Now that I've been a mother for two years and I'm pretty open about my experiences, plenty of soon-to-be moms have asked me for advice. More often than not, I tell them to make a plan. "The best way to be prepared, is to plan." Then, in the same breath, I tell them that their plan won't matter. Contradictory, I know, but it's the truth; you try to formulate an idea of what you want to do, then you adjust. The stages of not planning to attachment parent, but attachment parenting anyway taught me this very important, very frustrating but very worthwhile lesson, and it's one I have carried with me as my son enters toddlerhood and I'm presented with a new set of challenges.
List most new mothers, I had an idea of the kind of mom I wanted to be. I asked questions and did my research and learned from the other, more seasoned moms around me, and I formulated a "plan" that I thought I would follow once my son was born. I was going to use a crib and get my son to sleep in his own room; I was going to push him in a stroller because, why not? I was going to get him on a feeding schedule because I value my sanity and my sleep. Oh yes, I was going to do all of these things and it was going to be very easy. Ha. Turns out, my son had different plans, and I was the one who as going to need to accommodate him (not the other way around).
I'm thankful my plan went out the window because, well, I love attachment parenting. I love cultivating a close, emotional bond with my son by co-sleeping, babywearing, breastfeeding on demand, skin-to-skin contact and using more empathetic, gentle parenting techniques. It's what works best for us. However, I would be lying if I said that was my overall plan, so if you're going through the following stages, know that you're not alone. After all, life — and parenthood in general — doesn't really care about the plans we make.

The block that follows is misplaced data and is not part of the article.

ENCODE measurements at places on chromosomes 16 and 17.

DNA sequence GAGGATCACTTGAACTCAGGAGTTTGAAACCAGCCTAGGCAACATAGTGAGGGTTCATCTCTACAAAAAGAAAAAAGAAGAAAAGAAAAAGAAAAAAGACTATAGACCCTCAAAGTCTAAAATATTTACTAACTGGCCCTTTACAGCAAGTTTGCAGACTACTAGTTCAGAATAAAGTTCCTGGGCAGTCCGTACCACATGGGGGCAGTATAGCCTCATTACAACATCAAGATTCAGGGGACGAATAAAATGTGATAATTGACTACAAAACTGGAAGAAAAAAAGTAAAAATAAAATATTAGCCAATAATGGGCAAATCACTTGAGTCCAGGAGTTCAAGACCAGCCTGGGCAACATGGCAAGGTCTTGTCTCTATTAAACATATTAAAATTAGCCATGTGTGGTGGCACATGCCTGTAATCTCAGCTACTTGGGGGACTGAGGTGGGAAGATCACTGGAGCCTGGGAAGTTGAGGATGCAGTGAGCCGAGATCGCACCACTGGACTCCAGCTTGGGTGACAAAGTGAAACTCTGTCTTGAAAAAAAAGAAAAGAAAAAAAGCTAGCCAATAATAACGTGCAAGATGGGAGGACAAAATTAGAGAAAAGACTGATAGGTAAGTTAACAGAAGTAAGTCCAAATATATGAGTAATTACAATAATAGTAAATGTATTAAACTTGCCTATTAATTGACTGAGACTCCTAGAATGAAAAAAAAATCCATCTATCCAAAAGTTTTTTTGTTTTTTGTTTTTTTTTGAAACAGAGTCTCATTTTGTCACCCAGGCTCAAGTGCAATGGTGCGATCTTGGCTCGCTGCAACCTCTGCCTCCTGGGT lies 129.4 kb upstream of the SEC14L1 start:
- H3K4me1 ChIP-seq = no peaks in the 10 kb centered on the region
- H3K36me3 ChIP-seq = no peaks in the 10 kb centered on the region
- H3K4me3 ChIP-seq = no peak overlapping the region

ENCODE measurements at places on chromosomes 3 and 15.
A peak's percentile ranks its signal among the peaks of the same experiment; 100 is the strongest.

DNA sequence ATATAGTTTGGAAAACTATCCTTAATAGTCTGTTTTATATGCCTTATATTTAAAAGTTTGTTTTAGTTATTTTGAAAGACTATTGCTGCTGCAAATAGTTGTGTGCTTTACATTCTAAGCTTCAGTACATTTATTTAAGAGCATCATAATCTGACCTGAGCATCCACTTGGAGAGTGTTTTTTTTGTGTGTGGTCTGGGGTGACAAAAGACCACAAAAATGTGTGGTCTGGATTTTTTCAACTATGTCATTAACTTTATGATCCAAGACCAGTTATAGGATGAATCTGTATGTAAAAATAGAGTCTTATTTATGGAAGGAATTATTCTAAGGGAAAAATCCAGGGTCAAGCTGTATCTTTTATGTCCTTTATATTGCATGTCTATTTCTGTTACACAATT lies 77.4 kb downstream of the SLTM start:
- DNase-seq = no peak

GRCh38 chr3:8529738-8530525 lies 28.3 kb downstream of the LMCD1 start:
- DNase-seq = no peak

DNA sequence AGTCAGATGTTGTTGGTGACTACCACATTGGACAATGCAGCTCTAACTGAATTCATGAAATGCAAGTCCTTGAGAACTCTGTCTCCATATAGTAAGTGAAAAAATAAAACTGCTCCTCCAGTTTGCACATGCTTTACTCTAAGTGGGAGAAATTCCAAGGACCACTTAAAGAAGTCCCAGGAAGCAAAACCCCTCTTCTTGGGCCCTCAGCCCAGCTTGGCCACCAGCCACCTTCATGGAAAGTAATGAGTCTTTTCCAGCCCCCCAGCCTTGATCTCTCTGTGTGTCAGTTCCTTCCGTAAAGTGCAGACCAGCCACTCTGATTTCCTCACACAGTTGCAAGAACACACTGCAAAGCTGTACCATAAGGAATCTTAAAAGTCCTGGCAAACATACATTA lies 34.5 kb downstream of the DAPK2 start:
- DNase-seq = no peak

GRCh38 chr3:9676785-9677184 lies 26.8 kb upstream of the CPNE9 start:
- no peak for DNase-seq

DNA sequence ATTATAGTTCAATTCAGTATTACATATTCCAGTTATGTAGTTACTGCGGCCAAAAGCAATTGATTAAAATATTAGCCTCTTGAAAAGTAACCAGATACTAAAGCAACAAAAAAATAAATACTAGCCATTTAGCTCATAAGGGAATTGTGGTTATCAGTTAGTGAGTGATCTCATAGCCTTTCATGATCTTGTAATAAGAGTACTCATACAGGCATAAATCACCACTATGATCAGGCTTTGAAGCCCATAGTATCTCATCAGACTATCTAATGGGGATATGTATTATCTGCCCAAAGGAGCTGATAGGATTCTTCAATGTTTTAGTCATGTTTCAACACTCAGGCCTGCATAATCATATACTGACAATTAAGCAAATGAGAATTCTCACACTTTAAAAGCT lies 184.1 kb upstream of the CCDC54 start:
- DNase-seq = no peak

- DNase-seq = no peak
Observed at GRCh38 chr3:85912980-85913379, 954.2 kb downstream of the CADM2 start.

Research. Research. Research.
Before I even formulated a general idea of how I was going to parent, I did my research. I checked out every parenting style under the sun — authoritative, permissive, attachment, alternative, helicopter — and tried to find myself in the descriptions. If I was going to create a plan to help me take care of my son, I needed to make motherhood work for me and not the other way around. Work smarter, not harder, right?
Once my research was behind me, I started to plan. I thought about the baby's room and what my partner and I needed to make sure the baby was going to be able to sleep by himself in a very nice, wonderful crib. I planned on breastfeeding but I was also going to work, so I needed to plan potential feeding schedules (ha!) and find ways to feed my son breast milk when I wasn't around. I planned on continuing to be active and wanted to go out into the world after I had a baby, so I had to plan how I was going to deal with carrying and/or pushing my little one around everywhere I wanted and/or needed to go.
...And Unnecessary Purchasing
So much of my pre-baby plan involved "shopping." So. Much. Shopping. I wanted to feed my kid breast milk when I was at work, so I had to buy an expensive breast pump and bottles and even a back-up tub of formula just in case. I had to buy a crib and I had to buy a stroller and I had to buy an endless amount of other baby-related products so that I could be the best mother I could be and the mother my son deserved. It was stressful. It was exhausting. It was expensive.
Of course, the best part of spending every cent I had on a bunch of baby products, was setting them up and putting them where I wanted them to be. The crib in the corner of a room; the breast pump right next to a rocking chair that I had envisioned myself sitting in; the stroller perfectly set up next to one of our doors, almost begging to be used. I couldn't wait.
I bought everything I thought I needed and set everything up exactly how I wanted and had this perfectly laid out (in my mind) plan of how I was going to parent. I'd handle sleep training like a boss and I would push my kid in his expensive stroller and I would be firm but kind, always available to my child but quick to teach him independence.
Yeah, it didn't work out that way.